A group of researchers from Queen Mary University London, University of Cambridge, and the Institute for High-Pressure Physics in Troitsk have revealed their findings on the highest possible limit at which sound can travel – 36 kilometers (22 miles) per second. That is twice as fast as the rate at which sound travels through diamond which is the hardest substance on earth.
Waves are disturbances that can send energy from one position to the other. Sound waves move through different materials and substances such as water and air. The speed at which sound waves travel depends on the medium through which they are moving. Sound waves move faster through solid materials than they would through gases or liquid substances. If you have been on rail lines, you would probably have noticed that you can hear the sound of an approaching train through the tracks which are solid faster than through the air.
Albert Einstein’s theory of special relativity states that the fastest speed at which electromagnetic waves travel is the speed of light, which is about 300,000 kilometers (186,282 miles) per second. It was however unknown, until now, if the speed at which sound waves travel has a maximum limit. The researchers were able to prove that the maximum limit of sound waves is dependent on two constants – the ratio of proton-to-electron mass, and the fine structure constant, Daily Mail reports.
These two constants are crucial in our understanding of the galaxy. Their values decide certain nuclear reactions such as Stellar Nucleosynthesis (nuclear synthesis in stars). The balance in the values of the constants creates a narrow zone suitable for the formation of planets and stars. The research which has been published in the Science Advances journal shows that the two constants play an even greater role. These numbers can be used to set a limit to certain material properties such as a limit on the movement of sound waves.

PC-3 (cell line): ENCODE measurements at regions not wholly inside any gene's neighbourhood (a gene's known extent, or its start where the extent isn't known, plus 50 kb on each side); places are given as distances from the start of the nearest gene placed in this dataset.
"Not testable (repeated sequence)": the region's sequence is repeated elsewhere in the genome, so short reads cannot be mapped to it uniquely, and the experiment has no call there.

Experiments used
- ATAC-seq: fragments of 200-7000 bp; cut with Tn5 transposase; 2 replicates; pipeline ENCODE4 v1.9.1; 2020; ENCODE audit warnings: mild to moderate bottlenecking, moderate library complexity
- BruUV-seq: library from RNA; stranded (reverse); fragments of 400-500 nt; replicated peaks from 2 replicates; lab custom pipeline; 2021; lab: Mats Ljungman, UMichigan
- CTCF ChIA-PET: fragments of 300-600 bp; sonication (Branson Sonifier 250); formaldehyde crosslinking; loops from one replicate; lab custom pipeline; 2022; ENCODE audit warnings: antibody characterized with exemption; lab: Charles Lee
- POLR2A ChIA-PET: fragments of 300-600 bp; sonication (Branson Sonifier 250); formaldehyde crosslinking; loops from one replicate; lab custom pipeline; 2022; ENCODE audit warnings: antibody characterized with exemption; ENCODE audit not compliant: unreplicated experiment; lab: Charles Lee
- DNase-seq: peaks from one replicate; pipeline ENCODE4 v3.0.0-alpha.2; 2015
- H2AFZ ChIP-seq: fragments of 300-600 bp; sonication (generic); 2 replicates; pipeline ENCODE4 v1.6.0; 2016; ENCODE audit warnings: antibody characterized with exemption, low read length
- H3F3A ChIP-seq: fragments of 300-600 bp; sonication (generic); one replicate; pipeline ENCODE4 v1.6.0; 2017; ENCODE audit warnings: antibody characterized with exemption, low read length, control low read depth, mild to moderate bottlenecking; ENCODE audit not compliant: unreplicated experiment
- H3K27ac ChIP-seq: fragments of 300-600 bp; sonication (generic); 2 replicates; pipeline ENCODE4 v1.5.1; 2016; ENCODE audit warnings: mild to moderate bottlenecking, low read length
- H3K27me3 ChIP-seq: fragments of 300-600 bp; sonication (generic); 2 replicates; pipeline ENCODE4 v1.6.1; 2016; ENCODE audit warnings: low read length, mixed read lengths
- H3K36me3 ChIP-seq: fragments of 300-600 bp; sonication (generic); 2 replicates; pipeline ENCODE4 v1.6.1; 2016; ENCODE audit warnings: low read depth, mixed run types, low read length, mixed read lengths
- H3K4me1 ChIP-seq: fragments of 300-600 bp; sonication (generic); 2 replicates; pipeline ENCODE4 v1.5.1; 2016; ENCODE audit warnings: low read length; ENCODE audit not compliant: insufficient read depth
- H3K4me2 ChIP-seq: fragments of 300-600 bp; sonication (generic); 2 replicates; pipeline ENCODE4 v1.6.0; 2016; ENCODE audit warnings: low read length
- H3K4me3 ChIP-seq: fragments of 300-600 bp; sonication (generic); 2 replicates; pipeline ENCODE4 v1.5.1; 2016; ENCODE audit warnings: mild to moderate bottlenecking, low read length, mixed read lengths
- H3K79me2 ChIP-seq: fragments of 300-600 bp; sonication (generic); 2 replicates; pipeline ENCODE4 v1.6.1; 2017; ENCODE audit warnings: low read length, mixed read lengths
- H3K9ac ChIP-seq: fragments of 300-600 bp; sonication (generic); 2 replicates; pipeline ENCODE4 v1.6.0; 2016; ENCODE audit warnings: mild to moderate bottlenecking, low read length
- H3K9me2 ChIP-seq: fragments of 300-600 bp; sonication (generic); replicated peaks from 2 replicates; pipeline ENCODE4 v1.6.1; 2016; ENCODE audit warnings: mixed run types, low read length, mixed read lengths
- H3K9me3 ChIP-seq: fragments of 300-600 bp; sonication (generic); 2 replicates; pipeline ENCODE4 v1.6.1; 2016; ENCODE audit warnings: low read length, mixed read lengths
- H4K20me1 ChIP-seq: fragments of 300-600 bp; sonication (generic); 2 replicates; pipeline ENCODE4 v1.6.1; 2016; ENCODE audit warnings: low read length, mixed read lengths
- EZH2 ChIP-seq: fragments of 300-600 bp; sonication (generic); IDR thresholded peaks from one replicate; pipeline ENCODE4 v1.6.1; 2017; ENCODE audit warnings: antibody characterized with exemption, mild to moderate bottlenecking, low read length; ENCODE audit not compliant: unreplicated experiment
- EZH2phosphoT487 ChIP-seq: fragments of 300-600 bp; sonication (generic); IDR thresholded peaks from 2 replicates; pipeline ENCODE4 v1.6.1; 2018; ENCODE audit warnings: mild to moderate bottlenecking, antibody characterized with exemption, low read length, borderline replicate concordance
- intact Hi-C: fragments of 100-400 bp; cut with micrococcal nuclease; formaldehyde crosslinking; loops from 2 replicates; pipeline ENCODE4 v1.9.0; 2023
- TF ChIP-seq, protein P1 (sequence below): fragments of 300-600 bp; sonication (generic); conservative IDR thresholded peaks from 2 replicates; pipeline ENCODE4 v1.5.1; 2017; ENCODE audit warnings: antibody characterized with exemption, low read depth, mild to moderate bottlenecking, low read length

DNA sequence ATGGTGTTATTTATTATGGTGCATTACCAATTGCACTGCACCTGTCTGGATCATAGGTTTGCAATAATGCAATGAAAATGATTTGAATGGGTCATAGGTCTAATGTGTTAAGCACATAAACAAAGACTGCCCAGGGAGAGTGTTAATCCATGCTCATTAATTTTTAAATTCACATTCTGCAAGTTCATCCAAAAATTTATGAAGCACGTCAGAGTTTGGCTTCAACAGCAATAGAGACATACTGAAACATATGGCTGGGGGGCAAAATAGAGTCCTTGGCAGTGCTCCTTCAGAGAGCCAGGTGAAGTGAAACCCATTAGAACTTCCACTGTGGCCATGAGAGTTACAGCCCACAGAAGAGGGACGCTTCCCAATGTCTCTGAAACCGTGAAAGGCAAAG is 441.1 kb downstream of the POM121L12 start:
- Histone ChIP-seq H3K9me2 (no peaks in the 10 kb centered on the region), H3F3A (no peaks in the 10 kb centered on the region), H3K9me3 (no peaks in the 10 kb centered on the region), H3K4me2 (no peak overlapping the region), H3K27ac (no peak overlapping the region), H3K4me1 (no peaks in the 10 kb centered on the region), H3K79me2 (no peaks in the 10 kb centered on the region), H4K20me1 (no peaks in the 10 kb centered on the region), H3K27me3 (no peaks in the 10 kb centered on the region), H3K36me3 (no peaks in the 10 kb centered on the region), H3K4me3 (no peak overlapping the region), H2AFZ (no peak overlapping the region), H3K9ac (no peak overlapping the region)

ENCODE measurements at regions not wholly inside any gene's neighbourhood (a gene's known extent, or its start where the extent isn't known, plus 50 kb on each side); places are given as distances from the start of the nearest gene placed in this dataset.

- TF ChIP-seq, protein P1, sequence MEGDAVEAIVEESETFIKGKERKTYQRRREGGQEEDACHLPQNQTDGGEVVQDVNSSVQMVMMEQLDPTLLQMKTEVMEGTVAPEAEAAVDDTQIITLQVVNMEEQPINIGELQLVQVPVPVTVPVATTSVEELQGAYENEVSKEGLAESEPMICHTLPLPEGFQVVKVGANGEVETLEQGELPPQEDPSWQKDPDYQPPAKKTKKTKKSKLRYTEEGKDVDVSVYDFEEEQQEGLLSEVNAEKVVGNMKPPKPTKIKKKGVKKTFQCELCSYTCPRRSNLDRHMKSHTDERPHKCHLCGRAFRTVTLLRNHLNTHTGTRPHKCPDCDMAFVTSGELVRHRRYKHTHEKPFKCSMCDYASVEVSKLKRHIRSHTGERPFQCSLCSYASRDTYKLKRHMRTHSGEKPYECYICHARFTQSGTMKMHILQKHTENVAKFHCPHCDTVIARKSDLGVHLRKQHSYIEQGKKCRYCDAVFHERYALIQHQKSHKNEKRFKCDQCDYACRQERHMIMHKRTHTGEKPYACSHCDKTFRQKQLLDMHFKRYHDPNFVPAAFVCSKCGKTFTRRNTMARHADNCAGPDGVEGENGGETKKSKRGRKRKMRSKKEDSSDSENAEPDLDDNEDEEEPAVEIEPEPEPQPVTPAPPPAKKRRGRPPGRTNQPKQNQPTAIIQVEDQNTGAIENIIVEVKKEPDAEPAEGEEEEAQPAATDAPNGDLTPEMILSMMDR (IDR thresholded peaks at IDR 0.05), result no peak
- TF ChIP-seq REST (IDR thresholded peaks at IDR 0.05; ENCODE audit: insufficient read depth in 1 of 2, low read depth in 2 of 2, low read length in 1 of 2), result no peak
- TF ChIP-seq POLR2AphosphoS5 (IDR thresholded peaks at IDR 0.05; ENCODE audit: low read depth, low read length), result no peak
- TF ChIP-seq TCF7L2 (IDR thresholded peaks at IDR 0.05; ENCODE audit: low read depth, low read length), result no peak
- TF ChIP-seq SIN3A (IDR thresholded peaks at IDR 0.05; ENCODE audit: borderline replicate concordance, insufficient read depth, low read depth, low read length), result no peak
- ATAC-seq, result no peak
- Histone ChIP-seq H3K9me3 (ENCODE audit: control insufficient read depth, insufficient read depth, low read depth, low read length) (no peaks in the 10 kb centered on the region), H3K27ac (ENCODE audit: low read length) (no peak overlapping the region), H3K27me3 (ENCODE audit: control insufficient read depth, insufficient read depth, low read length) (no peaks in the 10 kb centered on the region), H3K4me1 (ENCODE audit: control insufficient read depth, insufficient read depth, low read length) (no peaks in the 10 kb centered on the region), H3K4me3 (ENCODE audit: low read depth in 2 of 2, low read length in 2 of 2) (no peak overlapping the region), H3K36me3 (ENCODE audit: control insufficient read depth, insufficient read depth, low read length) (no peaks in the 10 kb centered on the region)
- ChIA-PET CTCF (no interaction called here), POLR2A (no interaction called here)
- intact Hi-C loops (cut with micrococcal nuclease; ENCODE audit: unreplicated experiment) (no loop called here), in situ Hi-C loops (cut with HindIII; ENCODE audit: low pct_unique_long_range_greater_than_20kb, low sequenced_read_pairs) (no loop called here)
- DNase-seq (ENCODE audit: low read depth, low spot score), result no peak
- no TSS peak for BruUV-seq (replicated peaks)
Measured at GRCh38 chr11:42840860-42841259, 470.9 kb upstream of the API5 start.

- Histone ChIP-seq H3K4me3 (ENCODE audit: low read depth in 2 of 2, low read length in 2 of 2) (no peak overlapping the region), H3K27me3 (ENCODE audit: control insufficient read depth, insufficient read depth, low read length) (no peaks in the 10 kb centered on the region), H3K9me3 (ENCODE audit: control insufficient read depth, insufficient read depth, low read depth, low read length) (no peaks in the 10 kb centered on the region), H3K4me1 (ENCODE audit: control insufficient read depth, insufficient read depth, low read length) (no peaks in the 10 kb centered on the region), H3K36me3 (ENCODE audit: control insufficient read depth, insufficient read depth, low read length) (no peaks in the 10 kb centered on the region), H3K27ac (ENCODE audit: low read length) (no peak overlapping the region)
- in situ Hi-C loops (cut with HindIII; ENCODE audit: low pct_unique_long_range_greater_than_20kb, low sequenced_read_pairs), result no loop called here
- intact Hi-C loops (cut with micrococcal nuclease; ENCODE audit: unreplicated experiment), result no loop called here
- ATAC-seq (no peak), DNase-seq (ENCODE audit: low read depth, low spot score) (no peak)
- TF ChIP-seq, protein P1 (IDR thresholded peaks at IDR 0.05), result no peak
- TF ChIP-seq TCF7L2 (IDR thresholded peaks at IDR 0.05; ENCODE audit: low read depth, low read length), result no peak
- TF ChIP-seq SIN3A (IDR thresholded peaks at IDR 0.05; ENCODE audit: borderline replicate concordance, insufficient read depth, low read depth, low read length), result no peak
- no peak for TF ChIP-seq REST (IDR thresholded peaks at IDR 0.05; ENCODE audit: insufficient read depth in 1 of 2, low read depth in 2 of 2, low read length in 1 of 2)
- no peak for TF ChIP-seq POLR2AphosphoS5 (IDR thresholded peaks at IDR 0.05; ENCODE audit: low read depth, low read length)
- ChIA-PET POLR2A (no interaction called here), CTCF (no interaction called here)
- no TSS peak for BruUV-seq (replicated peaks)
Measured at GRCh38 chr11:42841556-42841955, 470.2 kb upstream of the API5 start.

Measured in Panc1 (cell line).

After testing their theory on different substances and mediums, the researchers predicted that the movement of sound waves should decline with the mass of an atom. This means that sound waves will move very fast through solid atomic hydrogen. This poses a small problem since solid atomic hydrogen can only be obtained at very high pressure – above 1 million atmospheres only, which can be found in big gas planets such as Jupiter.
At that kind of pressure, hydrogen becomes a solid metallic conductor of electricity at room temperature. To test their predictions, the researchers executed a highly advanced quantum mechanical calculations and discovered that the speed at which sound waves travel through solid atomic hydrogen is close to the speed of light.
“The study of the movement of sounds is very important. Seismologists use sound waves caused by earthquakes to further their comprehension of seismic events and to also understand the composition of the Earth,” Professor Chris Pickard, a professor of Materials Science at the University of Cambridge explained. “Material scientists also use sound waves in relation to crucial elastic properties such as the ability to tolerate stress.”